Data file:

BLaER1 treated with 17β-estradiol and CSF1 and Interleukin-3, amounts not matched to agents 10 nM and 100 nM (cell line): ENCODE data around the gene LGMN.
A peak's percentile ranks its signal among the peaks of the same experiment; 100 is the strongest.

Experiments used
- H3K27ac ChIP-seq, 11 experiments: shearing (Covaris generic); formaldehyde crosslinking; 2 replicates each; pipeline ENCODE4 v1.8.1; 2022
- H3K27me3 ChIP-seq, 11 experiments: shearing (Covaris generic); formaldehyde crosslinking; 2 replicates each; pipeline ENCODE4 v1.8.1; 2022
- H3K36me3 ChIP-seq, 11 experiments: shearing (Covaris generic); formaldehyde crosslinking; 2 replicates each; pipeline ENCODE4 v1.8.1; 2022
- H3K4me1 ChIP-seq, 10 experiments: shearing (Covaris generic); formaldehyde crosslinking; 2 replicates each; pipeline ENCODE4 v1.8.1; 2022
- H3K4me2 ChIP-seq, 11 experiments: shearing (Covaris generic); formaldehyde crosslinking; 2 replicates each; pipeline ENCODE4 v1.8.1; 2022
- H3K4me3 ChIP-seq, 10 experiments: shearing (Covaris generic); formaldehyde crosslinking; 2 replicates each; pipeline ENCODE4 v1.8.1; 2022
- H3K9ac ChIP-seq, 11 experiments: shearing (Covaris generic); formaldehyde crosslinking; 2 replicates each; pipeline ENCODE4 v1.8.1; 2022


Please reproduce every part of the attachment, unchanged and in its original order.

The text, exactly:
BLaER1 treated with 17β-estradiol and CSF1 and Interleukin-3, amounts not matched to agents 10 nM and 100 nM (cell line): ENCODE data around the gene LGMN.
A peak's percentile ranks its signal among the peaks of the same experiment; 100 is the strongest.

Experiments used
- H3K27ac ChIP-seq, 11 experiments: shearing (Covaris generic); formaldehyde crosslinking; 2 replicates each; pipeline ENCODE4 v1.8.1; 2022
- H3K27me3 ChIP-seq, 11 experiments: shearing (Covaris generic); formaldehyde crosslinking; 2 replicates each; pipeline ENCODE4 v1.8.1; 2022
- H3K36me3 ChIP-seq, 11 experiments: shearing (Covaris generic); formaldehyde crosslinking; 2 replicates each; pipeline ENCODE4 v1.8.1; 2022
- H3K4me1 ChIP-seq, 10 experiments: shearing (Covaris generic); formaldehyde crosslinking; 2 replicates each; pipeline ENCODE4 v1.8.1; 2022
- H3K4me2 ChIP-seq, 11 experiments: shearing (Covaris generic); formaldehyde crosslinking; 2 replicates each; pipeline ENCODE4 v1.8.1; 2022
- H3K4me3 ChIP-seq, 10 experiments: shearing (Covaris generic); formaldehyde crosslinking; 2 replicates each; pipeline ENCODE4 v1.8.1; 2022
- H3K9ac ChIP-seq, 11 experiments: shearing (Covaris generic); formaldehyde crosslinking; 2 replicates each; pipeline ENCODE4 v1.8.1; 2022